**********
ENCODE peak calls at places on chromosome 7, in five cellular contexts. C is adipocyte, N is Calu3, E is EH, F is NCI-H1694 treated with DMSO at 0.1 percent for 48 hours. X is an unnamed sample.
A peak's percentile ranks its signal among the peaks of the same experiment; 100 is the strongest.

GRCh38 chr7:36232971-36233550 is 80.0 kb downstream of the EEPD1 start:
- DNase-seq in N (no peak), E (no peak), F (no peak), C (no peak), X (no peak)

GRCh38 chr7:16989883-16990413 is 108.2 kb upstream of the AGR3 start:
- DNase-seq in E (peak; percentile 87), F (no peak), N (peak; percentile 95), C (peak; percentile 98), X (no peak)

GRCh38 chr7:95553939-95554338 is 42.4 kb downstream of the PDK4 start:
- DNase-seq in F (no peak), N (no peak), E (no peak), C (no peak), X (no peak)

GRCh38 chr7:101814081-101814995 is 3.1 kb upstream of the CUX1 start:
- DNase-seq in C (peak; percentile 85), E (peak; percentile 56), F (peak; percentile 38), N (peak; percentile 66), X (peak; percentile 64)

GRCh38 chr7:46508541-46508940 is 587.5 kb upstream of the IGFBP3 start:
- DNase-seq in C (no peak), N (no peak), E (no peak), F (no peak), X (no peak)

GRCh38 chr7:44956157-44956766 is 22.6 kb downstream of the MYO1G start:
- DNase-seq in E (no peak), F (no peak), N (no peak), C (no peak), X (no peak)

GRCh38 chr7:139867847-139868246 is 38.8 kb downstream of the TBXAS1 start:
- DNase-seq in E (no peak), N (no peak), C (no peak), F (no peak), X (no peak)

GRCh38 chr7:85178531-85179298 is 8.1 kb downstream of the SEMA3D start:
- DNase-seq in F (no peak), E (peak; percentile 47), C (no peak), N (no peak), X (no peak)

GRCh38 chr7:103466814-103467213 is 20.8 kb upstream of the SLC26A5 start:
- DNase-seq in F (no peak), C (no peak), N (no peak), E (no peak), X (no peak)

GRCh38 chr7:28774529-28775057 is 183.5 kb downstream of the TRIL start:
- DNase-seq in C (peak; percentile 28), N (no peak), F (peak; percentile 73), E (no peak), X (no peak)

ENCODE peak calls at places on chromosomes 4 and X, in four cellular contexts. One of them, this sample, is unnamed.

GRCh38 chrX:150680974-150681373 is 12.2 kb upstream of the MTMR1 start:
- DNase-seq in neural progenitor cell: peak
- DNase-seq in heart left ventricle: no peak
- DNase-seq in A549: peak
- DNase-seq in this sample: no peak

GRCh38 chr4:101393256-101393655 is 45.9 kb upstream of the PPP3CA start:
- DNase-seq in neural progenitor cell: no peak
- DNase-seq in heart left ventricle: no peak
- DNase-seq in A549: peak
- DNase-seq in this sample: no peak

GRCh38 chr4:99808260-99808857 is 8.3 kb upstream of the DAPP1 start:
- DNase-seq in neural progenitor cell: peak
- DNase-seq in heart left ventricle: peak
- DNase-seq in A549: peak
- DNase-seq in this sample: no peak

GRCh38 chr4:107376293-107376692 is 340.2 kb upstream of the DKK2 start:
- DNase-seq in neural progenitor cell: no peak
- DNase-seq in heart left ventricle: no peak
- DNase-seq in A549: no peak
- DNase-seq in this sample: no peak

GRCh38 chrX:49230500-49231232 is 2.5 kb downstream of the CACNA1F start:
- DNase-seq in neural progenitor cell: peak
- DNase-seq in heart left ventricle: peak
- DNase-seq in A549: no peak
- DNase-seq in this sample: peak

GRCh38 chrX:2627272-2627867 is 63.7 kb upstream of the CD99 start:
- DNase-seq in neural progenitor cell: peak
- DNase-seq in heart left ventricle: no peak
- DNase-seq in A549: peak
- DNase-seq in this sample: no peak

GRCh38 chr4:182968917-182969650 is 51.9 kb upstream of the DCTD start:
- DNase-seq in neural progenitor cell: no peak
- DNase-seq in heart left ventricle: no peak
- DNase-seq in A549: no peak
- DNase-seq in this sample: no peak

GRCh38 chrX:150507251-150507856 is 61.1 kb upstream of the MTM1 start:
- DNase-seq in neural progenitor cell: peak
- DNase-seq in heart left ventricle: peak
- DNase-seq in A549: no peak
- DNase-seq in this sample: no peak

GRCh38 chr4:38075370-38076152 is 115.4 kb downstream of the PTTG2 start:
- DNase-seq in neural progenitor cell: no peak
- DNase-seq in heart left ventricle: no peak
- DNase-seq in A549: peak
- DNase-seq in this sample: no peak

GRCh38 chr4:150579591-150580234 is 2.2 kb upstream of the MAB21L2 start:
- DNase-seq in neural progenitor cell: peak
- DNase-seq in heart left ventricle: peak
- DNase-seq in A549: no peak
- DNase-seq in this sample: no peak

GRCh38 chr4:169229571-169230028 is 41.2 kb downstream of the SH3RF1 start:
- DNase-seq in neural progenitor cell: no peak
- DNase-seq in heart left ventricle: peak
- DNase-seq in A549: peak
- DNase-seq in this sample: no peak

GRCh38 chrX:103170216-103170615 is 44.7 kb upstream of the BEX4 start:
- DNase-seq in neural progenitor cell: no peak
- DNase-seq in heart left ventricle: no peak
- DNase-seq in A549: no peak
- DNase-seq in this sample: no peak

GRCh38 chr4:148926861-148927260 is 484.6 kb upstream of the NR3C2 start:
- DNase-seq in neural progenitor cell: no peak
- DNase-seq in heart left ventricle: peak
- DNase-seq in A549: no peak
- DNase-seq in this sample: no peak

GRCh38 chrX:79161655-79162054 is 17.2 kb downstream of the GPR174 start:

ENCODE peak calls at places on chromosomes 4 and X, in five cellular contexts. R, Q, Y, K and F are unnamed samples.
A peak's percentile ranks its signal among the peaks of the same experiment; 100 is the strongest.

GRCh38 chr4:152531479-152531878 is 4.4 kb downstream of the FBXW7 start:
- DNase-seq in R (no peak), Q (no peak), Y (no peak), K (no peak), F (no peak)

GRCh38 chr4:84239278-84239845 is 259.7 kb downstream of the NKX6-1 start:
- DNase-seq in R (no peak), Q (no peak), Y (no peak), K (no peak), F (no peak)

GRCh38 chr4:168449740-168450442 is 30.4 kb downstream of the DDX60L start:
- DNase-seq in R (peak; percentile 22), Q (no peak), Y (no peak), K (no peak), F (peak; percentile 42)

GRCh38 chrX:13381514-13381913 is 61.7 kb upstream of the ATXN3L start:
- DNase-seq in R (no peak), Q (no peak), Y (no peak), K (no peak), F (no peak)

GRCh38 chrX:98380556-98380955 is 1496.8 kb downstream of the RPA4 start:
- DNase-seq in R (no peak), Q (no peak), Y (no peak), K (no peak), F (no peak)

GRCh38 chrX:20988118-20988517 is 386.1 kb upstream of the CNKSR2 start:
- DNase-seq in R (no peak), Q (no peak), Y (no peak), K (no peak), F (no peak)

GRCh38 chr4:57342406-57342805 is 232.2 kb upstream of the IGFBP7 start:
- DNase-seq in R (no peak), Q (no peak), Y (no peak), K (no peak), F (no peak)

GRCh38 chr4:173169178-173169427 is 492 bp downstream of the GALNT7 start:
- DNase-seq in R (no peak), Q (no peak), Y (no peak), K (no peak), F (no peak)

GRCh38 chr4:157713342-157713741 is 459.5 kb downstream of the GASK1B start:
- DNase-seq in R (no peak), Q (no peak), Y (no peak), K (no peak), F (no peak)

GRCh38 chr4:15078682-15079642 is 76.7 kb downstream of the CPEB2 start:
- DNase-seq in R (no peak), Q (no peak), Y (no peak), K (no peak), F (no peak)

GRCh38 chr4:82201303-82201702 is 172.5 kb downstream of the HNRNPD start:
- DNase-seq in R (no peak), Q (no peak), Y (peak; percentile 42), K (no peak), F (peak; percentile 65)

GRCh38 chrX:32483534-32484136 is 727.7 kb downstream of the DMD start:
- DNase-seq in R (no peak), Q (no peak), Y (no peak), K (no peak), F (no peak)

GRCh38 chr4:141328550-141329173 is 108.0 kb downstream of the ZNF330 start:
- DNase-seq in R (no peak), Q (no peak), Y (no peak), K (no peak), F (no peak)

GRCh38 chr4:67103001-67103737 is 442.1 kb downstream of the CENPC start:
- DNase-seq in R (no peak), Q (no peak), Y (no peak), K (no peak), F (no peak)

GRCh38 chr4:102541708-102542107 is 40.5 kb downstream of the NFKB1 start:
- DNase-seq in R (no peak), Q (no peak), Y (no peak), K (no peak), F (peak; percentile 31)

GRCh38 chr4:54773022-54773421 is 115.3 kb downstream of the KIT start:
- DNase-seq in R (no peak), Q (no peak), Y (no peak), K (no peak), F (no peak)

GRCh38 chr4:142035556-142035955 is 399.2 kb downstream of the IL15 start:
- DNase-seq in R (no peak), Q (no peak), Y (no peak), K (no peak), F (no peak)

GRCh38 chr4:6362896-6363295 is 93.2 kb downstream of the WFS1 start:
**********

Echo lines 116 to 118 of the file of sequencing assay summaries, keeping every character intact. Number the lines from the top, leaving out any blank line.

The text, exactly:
GRCh38 chr4:141328550-141329173 is 108.0 kb downstream of the ZNF330 start:
- DNase-seq in R (no peak), Q (no peak), Y (no peak), K (no peak), F (no peak)

GRCh38 chr4:67103001-67103737 is 442.1 kb downstream of the CENPC start: